New York

Jake Berthot, Jim Huntington And Harvey Quaytman

David McKee Gallery

The recent three-man show at the David McKee Gallery was in the nature of an interim report on the artists featured: Jake Berthot, Jim Huntington And Harvey Quaytman. In summary, Huntington has made a change, Quaytman has stayed put, and Berthot has done some of both.

Berthot made his mark with Rothko-esque color expanses set in “frames” of a related color. Last season, he shifted to a smaller format. The surface became less atmospheric; the framing device took on overtones of carpentry. In other words, a door- or wall-like effect was achieved. One of these paintings appeared in this show. Along with it were paintings on paper—something new for Berthot. Layers of enamel—usually grayish or brownish, but occasionally a bright, commercial yellow—are applied and scraped off. The resulting texture is extremely familiar. One finds variants of it in painters as different as de Kooning, Johns and Diao. This texture has begun to work as a metaphor for painting’s doubts about itself: it is the outcome of both offering and retracting paint itself. Berthot effected further retractions by scraping the still-wet surfaces of these works on paper with a sharp point. This produced wiry, knowingly awkward figures with a New York-ishly calligraphic quality; that is, they remind one of various sculptors’ drawings-in-space. The painted surface is disrupted by reminiscences of sculpture. More painter’s doubts. The trouble is that doubt loses its force when it is used to generate props in an ongoing melodrama about the trials and tribulations of painting.

Harvey Quaytman appears to hold doubt at bay by committing himself to a single format for a rather long time. He showed here a canvas in his still fairly new asymmetrical, “anchor-shaped” format. A number of drawings accompanied it, including one which demonstrates the way the “anchor-shape” is generated. It seems to derive from a vertical rectangle upon which another rectangle of the same size has been superimposed at an angle. The “anchor-shape” appears as certain lines are drawn to connect to the two rectangles. Some of these lines follow the motion of the second rectangle as it assumes its angled position; some trace the relationship of the rectangles after they are set. At any rate, none of this information is of any use in looking at Quaytman’s full-sized works. The one on view here does well enough in performing its assigned task, which is to present a well-designed balance between the left- and right-hand sides of its odd shape.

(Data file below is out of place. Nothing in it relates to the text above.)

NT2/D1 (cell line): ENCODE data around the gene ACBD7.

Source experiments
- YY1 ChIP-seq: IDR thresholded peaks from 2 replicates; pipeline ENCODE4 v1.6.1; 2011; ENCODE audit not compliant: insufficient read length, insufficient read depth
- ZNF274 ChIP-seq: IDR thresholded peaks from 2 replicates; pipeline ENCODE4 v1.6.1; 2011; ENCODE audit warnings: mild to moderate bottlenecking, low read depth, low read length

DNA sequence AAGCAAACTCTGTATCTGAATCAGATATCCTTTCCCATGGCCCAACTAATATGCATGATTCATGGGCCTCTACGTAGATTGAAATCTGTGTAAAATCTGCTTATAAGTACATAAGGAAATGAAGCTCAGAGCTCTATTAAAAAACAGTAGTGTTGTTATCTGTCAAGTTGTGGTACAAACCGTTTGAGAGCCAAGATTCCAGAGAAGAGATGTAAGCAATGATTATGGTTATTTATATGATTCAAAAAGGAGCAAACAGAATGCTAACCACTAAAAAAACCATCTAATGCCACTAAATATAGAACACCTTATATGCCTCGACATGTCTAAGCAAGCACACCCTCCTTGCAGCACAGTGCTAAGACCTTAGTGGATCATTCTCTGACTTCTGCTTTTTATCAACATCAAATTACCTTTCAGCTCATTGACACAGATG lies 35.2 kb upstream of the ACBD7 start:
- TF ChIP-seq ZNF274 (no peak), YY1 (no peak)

Jim Huntington previously showed wood and steel sculptures in a geometric style. Apparent simplicity hid interior spaces that were a bit difficult to work out. Now he has shifted to slabs of steel and roughly finished slabs of stone. There is a much tighter relationship between the elements of each piece as they stand interlocked with each other. As a result, the slot-like spaces they define are more elusive than in Huntington’s earlier work. John Duff’s recent slotted fiberglass sculpture is recalled. Where Duff employs the light-gathering and diffusing properties of his materials to some advantage, Huntington does the same with the insistent opaqueness of his. In other words, Duff’s spatial mysteries are tinged with luminescence, while Huntington’s tend toward velvety darkness. In both cases, however, the mysteries are somewhat predictable.

––Carter Ratcliff